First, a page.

The Dietzels gave their first Iowa cows Norwegian names, like Ingrid. But in recent years, the names have annually shifted one country to the south, and the name of each calf starts with the first letter of its mother’s name. So last year, when the names came from Turkey, Bibi gave birth to Breyza. Now the herd of 22 includes Kismet, Melek, Brioni and Goezirl, to name just a few.
When it’s milking time, they all know the way, and the “herd mentality” is strong. If a cow wanders off even for a few minutes, it’s visibly uncomfortable. The rest of the herd stops and looks at the wayward cow in a disapproving way. But when they reunite, they’re frisky and playful. They line up to go into the milking parlor like patrons entering a spa.
Kevin crafts delicious European-style semi-hard cheeses in big wheels that are cut and sold in wedges. Their flavor is fullest at room temperature, but the Emmentaler melts beautifully, resulting in an enhanced nutty flavor and a nice stringy pull. The Iowa Alpine is lovely heated, too. The cheese keeps its shape and softens; the heat brings out its pleasant sharpness.
The soft cheeses have won over fans, too. “No one else in Iowa is making such good soft cheeses,” said chef Suman Hoque, who owns HoQ restaurant in Des Moines’ East Village and uses the Lost Lake Blue and the Camembert-like Burrnt Oak on cheese plates. He also tucks the slightly funky blue into olives to garnish his martinis and stuffs mozzarella into peppers for chiles rellenos.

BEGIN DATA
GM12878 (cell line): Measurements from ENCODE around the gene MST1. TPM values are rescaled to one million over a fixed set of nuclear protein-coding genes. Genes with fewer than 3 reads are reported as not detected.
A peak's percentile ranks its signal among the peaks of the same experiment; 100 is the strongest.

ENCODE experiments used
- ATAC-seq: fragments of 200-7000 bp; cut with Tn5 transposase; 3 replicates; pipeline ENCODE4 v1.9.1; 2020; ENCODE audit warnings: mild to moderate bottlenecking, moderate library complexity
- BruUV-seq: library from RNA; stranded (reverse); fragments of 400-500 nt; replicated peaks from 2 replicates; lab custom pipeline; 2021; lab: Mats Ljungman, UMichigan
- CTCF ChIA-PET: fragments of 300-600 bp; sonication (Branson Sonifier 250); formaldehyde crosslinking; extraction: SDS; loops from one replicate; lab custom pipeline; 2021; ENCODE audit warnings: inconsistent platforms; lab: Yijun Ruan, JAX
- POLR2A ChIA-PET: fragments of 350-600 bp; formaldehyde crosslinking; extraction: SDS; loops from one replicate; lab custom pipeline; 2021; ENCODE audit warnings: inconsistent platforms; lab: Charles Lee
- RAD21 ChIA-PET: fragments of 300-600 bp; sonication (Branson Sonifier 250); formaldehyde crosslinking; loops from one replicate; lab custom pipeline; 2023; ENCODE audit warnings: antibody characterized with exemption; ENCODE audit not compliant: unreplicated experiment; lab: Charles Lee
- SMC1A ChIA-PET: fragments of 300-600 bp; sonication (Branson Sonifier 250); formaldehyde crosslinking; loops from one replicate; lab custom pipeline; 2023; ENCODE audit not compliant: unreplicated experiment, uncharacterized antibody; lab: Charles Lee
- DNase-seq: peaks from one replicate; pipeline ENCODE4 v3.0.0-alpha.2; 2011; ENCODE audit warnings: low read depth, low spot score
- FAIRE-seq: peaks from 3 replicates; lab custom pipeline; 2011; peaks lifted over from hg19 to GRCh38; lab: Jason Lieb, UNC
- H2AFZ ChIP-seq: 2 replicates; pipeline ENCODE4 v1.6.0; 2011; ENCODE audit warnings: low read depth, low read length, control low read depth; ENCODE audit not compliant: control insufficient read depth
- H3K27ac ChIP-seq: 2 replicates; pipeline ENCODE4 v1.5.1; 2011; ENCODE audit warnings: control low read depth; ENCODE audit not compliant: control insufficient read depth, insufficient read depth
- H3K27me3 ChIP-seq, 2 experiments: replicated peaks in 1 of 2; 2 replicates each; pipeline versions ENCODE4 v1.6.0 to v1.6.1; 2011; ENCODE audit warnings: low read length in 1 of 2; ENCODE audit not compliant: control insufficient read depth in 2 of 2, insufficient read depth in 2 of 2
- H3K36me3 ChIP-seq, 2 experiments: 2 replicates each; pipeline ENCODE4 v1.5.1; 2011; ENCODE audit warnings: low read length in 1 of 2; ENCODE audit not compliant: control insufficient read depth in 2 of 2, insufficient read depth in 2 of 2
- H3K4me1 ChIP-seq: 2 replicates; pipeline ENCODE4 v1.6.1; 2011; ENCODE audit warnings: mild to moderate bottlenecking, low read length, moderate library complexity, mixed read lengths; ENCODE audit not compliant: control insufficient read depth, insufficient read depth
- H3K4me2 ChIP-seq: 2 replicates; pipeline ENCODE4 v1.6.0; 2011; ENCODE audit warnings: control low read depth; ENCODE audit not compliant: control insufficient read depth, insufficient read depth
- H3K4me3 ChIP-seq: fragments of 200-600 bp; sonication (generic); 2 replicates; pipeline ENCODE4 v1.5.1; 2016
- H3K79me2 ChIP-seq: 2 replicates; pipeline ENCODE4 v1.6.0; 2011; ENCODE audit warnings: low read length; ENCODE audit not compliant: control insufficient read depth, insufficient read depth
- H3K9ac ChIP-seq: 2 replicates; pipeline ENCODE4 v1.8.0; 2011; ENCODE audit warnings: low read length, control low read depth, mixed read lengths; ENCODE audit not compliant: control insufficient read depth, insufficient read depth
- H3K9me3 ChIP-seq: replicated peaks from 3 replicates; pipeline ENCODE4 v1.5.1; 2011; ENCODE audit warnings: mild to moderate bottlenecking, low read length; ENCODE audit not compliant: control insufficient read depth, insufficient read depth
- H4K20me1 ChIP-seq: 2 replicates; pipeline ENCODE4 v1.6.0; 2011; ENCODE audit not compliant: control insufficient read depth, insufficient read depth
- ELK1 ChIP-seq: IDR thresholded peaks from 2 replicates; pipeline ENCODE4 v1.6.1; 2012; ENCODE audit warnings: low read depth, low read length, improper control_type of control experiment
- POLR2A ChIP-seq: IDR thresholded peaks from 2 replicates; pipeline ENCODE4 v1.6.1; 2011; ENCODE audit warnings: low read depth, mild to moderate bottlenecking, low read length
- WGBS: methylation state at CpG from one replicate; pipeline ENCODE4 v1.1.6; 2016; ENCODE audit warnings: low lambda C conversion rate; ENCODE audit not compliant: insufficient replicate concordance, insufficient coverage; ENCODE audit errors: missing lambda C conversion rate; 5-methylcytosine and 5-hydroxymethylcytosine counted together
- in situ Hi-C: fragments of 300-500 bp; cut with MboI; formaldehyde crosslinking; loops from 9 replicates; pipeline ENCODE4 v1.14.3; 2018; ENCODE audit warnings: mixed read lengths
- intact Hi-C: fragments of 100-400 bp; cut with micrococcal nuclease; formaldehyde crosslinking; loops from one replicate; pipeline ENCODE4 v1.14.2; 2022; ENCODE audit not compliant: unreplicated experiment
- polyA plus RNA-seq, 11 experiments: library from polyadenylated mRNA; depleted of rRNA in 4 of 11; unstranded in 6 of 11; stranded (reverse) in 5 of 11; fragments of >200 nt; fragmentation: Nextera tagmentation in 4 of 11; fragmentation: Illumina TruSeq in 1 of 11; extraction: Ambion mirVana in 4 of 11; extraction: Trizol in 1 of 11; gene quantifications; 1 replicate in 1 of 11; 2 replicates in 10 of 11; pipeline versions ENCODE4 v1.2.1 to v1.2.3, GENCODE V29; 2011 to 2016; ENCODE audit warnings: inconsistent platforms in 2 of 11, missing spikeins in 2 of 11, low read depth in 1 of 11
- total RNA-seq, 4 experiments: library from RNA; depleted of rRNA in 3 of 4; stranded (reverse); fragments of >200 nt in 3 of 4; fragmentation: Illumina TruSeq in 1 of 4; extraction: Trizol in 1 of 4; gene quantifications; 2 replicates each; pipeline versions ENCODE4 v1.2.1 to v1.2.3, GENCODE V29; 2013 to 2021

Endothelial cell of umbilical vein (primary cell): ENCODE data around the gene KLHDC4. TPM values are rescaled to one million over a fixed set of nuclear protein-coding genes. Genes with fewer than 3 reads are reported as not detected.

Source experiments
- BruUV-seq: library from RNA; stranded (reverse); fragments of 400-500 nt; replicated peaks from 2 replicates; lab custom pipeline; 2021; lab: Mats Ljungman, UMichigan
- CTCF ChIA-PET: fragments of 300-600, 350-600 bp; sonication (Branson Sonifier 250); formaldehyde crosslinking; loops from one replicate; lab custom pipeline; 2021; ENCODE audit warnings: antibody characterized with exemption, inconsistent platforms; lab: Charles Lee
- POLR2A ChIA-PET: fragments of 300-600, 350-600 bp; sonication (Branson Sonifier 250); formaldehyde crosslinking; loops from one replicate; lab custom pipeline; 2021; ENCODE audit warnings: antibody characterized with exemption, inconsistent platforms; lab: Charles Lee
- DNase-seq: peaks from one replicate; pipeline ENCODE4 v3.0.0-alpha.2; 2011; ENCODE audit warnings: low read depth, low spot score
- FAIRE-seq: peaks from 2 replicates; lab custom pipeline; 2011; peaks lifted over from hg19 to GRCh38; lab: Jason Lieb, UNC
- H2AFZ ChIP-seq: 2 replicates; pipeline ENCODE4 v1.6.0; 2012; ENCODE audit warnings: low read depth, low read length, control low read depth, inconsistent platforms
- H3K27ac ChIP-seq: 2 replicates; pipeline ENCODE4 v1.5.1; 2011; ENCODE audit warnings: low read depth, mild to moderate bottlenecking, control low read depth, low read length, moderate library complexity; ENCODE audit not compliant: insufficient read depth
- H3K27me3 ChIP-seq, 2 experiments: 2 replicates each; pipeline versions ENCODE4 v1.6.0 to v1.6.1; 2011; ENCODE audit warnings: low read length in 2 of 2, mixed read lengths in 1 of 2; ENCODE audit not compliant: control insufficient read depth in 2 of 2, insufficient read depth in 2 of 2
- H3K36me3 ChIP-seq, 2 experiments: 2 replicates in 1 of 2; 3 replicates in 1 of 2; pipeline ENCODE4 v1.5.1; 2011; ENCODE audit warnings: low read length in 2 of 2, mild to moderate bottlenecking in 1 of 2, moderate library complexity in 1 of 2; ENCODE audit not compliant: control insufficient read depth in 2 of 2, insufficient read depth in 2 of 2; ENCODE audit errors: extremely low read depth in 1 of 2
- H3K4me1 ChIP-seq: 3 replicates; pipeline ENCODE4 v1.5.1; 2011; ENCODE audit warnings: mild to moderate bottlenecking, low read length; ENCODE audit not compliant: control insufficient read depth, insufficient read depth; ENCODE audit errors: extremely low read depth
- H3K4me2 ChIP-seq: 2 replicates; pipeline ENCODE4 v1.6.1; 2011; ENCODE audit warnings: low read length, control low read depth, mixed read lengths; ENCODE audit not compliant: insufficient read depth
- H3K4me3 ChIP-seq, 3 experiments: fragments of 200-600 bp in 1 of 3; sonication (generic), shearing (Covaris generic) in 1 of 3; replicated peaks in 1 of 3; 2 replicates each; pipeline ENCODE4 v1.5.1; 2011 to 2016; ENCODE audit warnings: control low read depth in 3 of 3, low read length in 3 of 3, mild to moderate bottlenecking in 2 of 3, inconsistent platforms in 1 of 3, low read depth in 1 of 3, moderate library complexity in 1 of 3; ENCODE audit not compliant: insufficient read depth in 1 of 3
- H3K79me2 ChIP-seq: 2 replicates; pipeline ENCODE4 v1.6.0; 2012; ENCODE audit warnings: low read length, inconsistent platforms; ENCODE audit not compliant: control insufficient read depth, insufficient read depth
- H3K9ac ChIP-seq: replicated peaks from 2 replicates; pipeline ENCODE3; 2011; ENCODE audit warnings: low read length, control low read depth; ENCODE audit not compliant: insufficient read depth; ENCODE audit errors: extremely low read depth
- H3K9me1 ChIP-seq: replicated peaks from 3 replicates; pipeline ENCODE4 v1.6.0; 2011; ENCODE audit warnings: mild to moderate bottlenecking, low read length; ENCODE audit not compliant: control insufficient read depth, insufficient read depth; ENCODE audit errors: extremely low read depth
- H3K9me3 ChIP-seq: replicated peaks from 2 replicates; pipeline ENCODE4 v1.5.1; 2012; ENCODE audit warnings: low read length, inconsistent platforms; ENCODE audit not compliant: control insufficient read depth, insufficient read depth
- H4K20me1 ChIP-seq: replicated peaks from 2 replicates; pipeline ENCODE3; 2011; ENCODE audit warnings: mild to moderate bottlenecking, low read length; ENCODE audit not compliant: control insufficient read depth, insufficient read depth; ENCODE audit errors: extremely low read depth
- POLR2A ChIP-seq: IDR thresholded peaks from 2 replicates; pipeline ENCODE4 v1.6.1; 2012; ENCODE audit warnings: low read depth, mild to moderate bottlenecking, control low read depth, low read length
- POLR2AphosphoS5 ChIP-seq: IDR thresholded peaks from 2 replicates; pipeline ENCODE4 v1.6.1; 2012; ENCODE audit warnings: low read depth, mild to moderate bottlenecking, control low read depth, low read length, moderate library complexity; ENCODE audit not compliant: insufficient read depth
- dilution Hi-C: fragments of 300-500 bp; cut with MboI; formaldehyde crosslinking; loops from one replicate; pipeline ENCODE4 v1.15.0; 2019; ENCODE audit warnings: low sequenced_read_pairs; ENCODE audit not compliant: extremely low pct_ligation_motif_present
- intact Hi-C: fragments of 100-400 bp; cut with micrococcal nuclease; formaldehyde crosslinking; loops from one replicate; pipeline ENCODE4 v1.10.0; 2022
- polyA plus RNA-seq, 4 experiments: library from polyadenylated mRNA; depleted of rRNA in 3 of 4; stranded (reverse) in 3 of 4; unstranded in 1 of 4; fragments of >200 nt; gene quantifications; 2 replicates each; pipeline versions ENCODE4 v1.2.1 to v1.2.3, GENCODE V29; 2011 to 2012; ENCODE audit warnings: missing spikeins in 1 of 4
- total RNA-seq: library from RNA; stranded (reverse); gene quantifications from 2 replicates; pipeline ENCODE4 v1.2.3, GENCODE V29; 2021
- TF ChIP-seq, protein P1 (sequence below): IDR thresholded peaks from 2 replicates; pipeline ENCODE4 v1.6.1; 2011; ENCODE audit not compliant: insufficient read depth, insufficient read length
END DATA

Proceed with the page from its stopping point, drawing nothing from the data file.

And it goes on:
Besides cheese, the beef from Lost Lake Farm’s older dairy cows has a rich complex flavor, like fine red wine or whiskey. The fat is butter yellow with a flavor to match. The farm’s pigs are fed a mash of whey left from the cheesemaking and grains, resulting in pork that is both flavorful and juicy. The pork fat even carries some of the nutty flavor of the cheese.
Lost Lake Farm cheeses are available online or in person at the Saturday farmers markets in Ames and Des Moines. You can order quarters or halves of beef and pork online for pickup at the Stanhope Locker and Market.
At Lost Lake Farm, aging is a virtue.
Bovine beauty queen Sheba enjoys her daily dose of leafy greens.
The Lost Lake Farm cows have company, like these five piglets.